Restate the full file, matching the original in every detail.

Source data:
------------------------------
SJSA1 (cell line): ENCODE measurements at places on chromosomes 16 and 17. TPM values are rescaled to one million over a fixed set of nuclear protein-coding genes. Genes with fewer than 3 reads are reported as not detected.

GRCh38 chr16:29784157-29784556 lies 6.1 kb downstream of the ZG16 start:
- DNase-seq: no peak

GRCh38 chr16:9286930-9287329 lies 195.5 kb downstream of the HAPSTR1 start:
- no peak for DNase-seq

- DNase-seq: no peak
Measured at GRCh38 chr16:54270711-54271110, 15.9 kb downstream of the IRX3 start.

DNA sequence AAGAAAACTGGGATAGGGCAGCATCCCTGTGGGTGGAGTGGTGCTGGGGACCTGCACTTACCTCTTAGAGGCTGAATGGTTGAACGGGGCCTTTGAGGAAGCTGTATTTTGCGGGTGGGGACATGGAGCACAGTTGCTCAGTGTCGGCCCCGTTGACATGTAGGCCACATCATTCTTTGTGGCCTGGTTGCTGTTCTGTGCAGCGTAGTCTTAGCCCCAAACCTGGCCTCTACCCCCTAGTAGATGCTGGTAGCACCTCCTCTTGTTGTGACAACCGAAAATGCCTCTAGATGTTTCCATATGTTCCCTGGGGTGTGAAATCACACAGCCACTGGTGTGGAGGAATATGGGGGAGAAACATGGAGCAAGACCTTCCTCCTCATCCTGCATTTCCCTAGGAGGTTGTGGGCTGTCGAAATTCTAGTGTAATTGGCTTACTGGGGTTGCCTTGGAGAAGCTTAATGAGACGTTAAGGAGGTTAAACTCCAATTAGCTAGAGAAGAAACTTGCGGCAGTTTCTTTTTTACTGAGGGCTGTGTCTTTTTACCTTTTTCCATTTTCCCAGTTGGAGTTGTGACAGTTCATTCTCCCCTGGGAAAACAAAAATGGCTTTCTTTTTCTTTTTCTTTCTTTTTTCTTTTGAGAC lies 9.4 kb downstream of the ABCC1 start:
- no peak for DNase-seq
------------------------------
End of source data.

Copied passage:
SJSA1 (cell line): ENCODE measurements at places on chromosomes 16 and 17. TPM values are rescaled to one million over a fixed set of nuclear protein-coding genes. Genes with fewer than 3 reads are reported as not detected.

GRCh38 chr16:29784157-29784556 lies 6.1 kb downstream of the ZG16 start:
- DNase-seq: no peak

GRCh38 chr16:9286930-9287329 lies 195.5 kb downstream of the HAPSTR1 start:
- no peak for DNase-seq

- DNase-seq: no peak
Measured at GRCh38 chr16:54270711-54271110, 15.9 kb downstream of the IRX3 start.

DNA sequence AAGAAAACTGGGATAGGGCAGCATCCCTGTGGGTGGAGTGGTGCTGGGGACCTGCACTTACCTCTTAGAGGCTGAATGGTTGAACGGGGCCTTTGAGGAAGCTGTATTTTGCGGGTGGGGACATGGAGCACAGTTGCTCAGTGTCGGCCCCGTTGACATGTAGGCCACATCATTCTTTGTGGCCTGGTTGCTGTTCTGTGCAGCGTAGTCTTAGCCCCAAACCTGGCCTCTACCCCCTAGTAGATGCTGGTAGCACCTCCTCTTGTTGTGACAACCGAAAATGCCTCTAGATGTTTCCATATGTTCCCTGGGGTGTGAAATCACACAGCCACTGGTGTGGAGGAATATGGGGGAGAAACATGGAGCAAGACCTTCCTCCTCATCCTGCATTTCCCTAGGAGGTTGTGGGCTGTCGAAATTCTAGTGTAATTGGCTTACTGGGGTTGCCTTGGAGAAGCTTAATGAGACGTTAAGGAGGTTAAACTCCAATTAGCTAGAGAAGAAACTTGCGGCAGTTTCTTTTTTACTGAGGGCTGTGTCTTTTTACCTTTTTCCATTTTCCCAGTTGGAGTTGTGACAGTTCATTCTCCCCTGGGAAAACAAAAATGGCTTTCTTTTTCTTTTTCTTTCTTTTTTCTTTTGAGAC lies 9.4 kb downstream of the ABCC1 start:
- no peak for DNase-seq